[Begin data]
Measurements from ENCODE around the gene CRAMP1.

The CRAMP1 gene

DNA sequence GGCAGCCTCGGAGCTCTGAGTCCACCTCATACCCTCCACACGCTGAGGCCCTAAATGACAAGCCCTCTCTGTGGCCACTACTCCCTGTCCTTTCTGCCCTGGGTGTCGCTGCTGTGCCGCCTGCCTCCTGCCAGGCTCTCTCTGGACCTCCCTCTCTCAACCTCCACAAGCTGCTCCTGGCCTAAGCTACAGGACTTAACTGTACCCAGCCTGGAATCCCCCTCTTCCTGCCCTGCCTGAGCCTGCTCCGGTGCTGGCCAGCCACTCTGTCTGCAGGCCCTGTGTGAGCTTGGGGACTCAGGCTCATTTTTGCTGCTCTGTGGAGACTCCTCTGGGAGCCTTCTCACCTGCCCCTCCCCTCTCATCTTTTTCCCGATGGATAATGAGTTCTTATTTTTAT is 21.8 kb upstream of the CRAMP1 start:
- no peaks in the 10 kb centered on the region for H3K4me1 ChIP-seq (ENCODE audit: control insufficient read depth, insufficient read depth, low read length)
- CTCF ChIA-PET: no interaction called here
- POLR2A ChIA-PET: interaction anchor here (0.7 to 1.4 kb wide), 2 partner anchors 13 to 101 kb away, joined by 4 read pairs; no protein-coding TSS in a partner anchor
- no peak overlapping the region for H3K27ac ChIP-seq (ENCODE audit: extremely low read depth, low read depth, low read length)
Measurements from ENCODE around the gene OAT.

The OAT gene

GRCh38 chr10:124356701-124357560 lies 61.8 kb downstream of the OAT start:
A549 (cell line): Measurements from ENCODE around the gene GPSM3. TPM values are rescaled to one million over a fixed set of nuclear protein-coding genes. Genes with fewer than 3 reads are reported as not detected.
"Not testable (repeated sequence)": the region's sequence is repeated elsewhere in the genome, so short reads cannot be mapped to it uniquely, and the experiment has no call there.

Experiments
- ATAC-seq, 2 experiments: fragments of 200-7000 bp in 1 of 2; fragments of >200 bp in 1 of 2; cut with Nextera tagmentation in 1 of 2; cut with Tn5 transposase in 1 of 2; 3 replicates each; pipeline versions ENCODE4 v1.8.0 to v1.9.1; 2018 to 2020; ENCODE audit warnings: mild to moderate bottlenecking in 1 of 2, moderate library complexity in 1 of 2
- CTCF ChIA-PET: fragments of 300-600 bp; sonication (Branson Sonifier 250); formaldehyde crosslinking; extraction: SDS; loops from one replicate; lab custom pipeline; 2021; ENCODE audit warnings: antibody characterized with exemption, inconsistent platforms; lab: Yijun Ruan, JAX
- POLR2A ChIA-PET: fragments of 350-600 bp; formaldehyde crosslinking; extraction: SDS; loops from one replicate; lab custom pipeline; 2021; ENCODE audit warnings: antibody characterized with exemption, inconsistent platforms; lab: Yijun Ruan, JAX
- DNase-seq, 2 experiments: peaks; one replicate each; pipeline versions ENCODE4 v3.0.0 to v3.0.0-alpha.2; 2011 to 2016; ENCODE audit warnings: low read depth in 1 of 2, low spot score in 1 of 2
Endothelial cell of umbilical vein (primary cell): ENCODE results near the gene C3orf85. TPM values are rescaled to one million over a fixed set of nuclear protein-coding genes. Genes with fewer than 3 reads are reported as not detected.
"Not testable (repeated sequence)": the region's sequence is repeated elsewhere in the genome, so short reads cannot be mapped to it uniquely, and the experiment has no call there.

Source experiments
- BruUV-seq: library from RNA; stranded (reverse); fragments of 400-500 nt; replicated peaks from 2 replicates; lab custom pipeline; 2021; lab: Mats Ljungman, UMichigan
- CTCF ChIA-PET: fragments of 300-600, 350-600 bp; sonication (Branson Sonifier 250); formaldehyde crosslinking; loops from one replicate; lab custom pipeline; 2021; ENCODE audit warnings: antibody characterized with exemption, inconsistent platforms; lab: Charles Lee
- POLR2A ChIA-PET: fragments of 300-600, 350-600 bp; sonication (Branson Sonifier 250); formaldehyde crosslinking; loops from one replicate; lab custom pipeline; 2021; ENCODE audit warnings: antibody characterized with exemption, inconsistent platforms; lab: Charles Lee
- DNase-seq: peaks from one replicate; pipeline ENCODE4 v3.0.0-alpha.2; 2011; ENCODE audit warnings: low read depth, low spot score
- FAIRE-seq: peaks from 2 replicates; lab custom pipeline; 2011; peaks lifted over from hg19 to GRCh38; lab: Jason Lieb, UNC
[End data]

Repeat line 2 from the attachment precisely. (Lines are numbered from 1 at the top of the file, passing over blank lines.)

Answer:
The CRAMP1 gene